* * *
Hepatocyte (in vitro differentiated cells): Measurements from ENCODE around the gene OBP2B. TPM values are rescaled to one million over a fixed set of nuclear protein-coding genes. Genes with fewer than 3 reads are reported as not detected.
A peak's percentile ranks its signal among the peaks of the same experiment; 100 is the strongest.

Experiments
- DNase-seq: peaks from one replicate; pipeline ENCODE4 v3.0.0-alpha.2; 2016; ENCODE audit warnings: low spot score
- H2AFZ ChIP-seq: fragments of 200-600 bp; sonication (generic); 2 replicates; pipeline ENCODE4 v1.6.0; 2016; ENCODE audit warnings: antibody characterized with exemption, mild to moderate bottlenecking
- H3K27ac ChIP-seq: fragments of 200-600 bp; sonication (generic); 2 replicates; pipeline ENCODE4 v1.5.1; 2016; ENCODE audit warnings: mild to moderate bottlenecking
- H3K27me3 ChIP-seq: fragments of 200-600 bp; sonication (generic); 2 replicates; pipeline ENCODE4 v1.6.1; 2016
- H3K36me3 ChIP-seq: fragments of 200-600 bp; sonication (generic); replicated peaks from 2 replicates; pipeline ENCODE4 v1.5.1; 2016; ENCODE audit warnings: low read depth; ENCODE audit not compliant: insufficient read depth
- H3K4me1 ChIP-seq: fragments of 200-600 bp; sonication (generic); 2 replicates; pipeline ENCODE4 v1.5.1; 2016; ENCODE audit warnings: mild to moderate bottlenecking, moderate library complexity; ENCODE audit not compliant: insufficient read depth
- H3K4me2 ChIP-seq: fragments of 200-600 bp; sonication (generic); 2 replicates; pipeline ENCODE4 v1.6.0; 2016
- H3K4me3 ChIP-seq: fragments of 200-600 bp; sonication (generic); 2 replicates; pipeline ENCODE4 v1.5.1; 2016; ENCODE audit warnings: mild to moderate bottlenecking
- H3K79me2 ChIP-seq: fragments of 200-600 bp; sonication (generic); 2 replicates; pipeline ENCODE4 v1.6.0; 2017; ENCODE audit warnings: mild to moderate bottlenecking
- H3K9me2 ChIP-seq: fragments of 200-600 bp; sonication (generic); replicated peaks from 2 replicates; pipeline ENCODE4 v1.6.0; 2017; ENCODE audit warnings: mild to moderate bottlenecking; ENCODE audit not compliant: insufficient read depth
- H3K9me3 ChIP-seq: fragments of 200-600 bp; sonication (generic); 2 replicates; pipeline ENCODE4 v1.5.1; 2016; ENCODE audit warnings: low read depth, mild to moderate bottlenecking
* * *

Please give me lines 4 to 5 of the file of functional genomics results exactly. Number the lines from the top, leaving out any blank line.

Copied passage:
- DNase-seq: peaks from one replicate; pipeline ENCODE4 v3.0.0-alpha.2; 2016; ENCODE audit warnings: low spot score
- H2AFZ ChIP-seq: fragments of 200-600 bp; sonication (generic); 2 replicates; pipeline ENCODE4 v1.6.0; 2016; ENCODE audit warnings: antibody characterized with exemption, mild to moderate bottlenecking